They call it the oldest profession in the world, but sex work in Hackney is under scrutiny today more than ever.
This month, MPs on the Home Affairs Select Committee launched an inquiry into changing the law on prostitution in the UK. The aim is to consider whether legislation should be changed to shift the focus away from punishing sex workers themselves towards their clients. Or as the website explains: “The inquiry will assess whether the balance in the burden of criminality should shift to those who pay for sex rather than those who sell it.”
Georgina Perry manages Hackney’s Open Doors service. Open Doors offers support to sex workers in east London boroughs, as part of Homerton University Hospital NHS Trust. “What we’re about is stabilising people’s lives, offering them support and enabling them to access services,” she says.
Perry is sceptical of the idea that laws criminalising prostitution can protect Hackney’s sex workers, adding: “Criminalising human behaviour doesn’t change human behaviour. It just makes criminals out of ordinary people.”
According to Perry, a big problem with the current law is that it forces prostitution underground. She says this helps build a stigma around the sex industry in people’s minds, and makes it harder for sex workers to report crimes against themselves.
“The transaction of sex is not illegal in this country, but everything around it is. If the legislation was different, [sex workers] would be able to come forward for support from the criminal justice system and not be fearful of either being judged and stigmatised or refused help because they’re seen as criminals themselves,” she explains.
This stigma is potentially very dangerous for sex workers, acting as a barrier to them accessing support services. Perry says: “If a sex worker is a victim of crime, and is sexually assaulted or robbed, it’s incredibly hard to go and report that because she knows that by and large she will be judged. And on many occasions, sadly, she will be told ‘that’s just a consequence of the job, that goes with the territory’. If you have that experience, why would you believe that you can actually get support from services?”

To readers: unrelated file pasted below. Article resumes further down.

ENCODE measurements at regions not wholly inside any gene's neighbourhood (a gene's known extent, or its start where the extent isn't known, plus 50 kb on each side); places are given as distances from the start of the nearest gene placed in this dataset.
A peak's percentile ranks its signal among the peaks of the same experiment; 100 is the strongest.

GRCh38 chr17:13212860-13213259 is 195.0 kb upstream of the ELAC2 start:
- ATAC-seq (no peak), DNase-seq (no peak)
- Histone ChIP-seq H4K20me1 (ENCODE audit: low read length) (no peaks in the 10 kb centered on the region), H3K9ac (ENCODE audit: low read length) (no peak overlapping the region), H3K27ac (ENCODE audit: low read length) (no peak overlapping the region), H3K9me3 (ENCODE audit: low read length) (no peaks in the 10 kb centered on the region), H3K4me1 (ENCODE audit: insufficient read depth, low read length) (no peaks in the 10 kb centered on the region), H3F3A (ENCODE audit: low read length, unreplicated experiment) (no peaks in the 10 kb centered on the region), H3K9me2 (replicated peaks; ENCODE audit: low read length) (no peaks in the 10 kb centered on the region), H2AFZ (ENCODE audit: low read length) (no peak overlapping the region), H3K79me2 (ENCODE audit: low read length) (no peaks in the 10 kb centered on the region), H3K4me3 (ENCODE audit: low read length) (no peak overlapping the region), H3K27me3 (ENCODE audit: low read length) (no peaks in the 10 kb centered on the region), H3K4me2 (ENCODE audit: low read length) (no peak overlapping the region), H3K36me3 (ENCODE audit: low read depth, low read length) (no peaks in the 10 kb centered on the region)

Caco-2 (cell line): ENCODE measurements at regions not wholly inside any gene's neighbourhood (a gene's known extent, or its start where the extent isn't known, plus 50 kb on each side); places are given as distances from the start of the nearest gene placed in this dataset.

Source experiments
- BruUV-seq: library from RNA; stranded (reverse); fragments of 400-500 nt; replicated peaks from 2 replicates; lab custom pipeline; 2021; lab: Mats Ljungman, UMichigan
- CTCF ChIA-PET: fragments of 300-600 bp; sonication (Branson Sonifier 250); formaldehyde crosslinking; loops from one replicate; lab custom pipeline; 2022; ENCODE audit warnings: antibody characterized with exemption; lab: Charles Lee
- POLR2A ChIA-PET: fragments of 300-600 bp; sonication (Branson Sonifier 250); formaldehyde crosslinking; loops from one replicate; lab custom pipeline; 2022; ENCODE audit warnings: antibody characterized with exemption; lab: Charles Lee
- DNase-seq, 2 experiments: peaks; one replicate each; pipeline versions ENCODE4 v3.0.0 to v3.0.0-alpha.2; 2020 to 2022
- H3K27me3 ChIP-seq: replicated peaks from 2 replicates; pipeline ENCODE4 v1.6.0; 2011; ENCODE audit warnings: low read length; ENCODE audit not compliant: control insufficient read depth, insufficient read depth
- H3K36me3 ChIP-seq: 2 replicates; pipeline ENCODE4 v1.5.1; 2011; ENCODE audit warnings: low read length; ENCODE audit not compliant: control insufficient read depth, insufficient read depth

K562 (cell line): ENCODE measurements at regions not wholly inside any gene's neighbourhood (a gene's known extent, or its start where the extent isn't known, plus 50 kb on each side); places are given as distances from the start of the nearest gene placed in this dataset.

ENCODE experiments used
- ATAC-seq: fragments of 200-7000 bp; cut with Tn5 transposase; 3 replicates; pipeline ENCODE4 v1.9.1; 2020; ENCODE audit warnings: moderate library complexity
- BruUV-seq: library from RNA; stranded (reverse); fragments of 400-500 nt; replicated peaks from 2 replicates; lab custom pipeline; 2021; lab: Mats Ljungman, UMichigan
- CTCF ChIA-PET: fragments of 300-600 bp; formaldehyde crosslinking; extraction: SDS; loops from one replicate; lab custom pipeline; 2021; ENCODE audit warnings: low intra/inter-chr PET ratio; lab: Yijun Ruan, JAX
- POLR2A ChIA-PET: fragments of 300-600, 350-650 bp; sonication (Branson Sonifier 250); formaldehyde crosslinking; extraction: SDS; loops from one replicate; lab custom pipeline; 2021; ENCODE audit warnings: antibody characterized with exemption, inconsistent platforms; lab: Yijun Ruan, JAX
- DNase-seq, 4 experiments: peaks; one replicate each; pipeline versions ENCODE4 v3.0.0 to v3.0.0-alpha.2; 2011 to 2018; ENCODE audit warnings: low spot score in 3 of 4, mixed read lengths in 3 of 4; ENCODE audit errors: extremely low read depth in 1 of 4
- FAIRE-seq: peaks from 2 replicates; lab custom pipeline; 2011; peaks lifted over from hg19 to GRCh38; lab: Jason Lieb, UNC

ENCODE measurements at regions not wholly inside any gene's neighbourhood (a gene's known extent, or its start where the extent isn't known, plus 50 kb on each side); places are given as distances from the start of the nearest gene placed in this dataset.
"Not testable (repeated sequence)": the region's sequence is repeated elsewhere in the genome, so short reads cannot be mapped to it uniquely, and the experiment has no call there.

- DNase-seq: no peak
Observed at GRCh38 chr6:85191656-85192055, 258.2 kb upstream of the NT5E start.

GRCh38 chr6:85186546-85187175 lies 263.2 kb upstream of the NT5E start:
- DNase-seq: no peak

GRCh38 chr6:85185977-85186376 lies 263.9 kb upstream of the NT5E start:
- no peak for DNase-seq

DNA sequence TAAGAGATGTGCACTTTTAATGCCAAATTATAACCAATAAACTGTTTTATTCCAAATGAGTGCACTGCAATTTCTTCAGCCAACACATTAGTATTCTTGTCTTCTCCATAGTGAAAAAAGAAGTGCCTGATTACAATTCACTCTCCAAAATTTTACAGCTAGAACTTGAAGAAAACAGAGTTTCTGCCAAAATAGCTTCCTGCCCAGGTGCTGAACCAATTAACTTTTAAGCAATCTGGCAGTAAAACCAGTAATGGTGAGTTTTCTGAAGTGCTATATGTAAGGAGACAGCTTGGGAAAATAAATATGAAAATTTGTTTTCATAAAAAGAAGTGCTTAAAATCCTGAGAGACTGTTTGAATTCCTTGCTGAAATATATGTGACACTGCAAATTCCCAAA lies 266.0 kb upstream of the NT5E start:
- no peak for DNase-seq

Open Doors has noticed that the way the Hackney police treat sex workers has changed recently, with a bigger focus on prosecution: “For many years, no criminal sanctions were used against street sex workers in Hackney because there was a real recognition between services like Open Doors and the police, that actually, to criminalise these incredibly vulnerable and complicated individuals was not going to help them at all. In a way, the police acted almost like an arm of outreach.”
She added: “Things have changed. Now there is the use of dispersal orders. It gives police the powers to approach someone they believe might be about to commit an offence, and to then ask them to leave the area for 48 hours. If they breach that dispersal order, they can be arrested and sent to court. If they go to court, they’ll be fined, and inevitably, they’ll go back out onto the street to pay the fine.” In a situation like that, Perry argues, more aggressive police tactics simply lead to a cycle of prosecution and criminal punishment, making the already “complicated” lives of Hackney’s streetwalkers even more so.
The human rights organisation Amnesty International appears to agree with Perry’s view that harsher policing of sex workers doesn’t help. Last August, delegates at an Amnesty conference in Dublin voted to adopt a policy of encouraging governments to decriminalise sex work. In a statement on its website, the organisation argues for the benefits of decriminalisation, saying: “When sex workers are no longer seen and treated as ‘criminals’ or ‘accomplices’ they are less at risk of aggressive police tactics and can demand and enjoy better relationships, with protection from police.”
The problem of stigma is not just limited to official services, however. Perry recalls incidents of violence against women whom Open Doors has been supporting. “We have had many occasions over the years where local vigilante groups have attacked women. That’s so distressing because it shows a real failure — a real lack of compassion among members of the community — to understand the full complex nature of the women’s lives.”
Perry also mentions some positive feedback: “I’m still really heartened though by most of the people I meet and talk to in Hackney, who really recognise the work of Open Doors and really support what we’re trying to do as an NHS service.”
Perry hopes that people will learn to look at prostitution in a different way, to understand the diversity and vulnerability of the people who do it. In the meantime, she will continue supporting Hackney’s sex workers, by giving help and advice to some of the borough’s most at-risk and least visible people.
Open Doors can provide free and confidential advice and support.
Contact Open Doors on 07748 933 847